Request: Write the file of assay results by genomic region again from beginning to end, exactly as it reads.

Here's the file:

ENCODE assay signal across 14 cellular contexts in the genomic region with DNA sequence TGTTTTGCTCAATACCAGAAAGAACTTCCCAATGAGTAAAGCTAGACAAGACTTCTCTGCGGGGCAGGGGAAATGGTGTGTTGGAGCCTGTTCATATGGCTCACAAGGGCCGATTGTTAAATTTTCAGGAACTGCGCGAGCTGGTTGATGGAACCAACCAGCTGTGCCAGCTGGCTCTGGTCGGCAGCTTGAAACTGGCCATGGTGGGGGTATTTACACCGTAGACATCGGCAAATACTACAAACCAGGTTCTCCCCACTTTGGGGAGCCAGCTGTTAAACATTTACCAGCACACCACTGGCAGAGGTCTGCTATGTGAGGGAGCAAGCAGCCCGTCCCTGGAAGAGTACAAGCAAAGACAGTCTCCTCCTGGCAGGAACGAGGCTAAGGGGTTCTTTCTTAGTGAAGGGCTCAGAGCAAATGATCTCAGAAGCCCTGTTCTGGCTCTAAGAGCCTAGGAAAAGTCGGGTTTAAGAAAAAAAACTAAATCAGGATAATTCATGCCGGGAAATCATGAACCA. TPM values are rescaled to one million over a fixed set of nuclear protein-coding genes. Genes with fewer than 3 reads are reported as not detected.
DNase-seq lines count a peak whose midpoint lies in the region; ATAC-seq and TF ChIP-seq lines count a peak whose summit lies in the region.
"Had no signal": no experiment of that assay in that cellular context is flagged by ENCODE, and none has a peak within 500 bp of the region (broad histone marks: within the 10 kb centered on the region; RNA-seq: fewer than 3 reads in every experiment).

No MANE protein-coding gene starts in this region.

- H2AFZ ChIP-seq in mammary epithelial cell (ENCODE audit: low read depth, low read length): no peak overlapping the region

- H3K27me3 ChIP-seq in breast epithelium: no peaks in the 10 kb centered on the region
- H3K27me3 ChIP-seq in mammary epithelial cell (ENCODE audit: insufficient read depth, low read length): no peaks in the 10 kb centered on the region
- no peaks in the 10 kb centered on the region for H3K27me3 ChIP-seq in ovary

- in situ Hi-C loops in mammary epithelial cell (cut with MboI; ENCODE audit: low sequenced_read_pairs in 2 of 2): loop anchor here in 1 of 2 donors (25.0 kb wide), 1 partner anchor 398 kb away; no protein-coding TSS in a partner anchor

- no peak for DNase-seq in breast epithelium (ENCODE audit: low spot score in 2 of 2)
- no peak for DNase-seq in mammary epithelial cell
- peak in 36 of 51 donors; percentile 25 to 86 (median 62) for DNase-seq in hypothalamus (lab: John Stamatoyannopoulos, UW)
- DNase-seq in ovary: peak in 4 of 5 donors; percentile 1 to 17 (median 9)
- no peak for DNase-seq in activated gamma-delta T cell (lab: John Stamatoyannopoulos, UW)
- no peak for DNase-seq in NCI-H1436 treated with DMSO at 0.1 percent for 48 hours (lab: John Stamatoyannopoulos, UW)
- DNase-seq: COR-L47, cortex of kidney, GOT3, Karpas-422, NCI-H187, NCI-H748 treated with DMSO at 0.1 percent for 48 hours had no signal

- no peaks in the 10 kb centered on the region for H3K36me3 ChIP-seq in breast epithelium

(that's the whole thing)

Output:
ENCODE assay signal across 14 cellular contexts in the genomic region with DNA sequence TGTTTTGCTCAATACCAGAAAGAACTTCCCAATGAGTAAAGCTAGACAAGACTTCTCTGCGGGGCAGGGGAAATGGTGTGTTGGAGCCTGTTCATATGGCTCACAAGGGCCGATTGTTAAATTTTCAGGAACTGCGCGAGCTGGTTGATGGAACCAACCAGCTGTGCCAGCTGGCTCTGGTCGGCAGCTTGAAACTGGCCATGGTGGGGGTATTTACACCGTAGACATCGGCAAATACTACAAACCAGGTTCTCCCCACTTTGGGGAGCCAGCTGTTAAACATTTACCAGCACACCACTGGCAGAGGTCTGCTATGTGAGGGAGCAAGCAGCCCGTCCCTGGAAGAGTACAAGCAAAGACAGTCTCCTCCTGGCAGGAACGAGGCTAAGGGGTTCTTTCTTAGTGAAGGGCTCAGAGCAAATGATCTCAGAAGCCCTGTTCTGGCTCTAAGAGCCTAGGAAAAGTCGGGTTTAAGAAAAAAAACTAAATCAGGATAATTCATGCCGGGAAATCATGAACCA. TPM values are rescaled to one million over a fixed set of nuclear protein-coding genes. Genes with fewer than 3 reads are reported as not detected.
DNase-seq lines count a peak whose midpoint lies in the region; ATAC-seq and TF ChIP-seq lines count a peak whose summit lies in the region.
"Had no signal": no experiment of that assay in that cellular context is flagged by ENCODE, and none has a peak within 500 bp of the region (broad histone marks: within the 10 kb centered on the region; RNA-seq: fewer than 3 reads in every experiment).

No MANE protein-coding gene starts in this region.

- H2AFZ ChIP-seq in mammary epithelial cell (ENCODE audit: low read depth, low read length): no peak overlapping the region

- H3K27me3 ChIP-seq in breast epithelium: no peaks in the 10 kb centered on the region
- H3K27me3 ChIP-seq in mammary epithelial cell (ENCODE audit: insufficient read depth, low read length): no peaks in the 10 kb centered on the region
- no peaks in the 10 kb centered on the region for H3K27me3 ChIP-seq in ovary

- in situ Hi-C loops in mammary epithelial cell (cut with MboI; ENCODE audit: low sequenced_read_pairs in 2 of 2): loop anchor here in 1 of 2 donors (25.0 kb wide), 1 partner anchor 398 kb away; no protein-coding TSS in a partner anchor

- no peak for DNase-seq in breast epithelium (ENCODE audit: low spot score in 2 of 2)
- no peak for DNase-seq in mammary epithelial cell
- peak in 36 of 51 donors; percentile 25 to 86 (median 62) for DNase-seq in hypothalamus (lab: John Stamatoyannopoulos, UW)
- DNase-seq in ovary: peak in 4 of 5 donors; percentile 1 to 17 (median 9)
- no peak for DNase-seq in activated gamma-delta T cell (lab: John Stamatoyannopoulos, UW)
- no peak for DNase-seq in NCI-H1436 treated with DMSO at 0.1 percent for 48 hours (lab: John Stamatoyannopoulos, UW)
- DNase-seq: COR-L47, cortex of kidney, GOT3, Karpas-422, NCI-H187, NCI-H748 treated with DMSO at 0.1 percent for 48 hours had no signal

- no peaks in the 10 kb centered on the region for H3K36me3 ChIP-seq in breast epithelium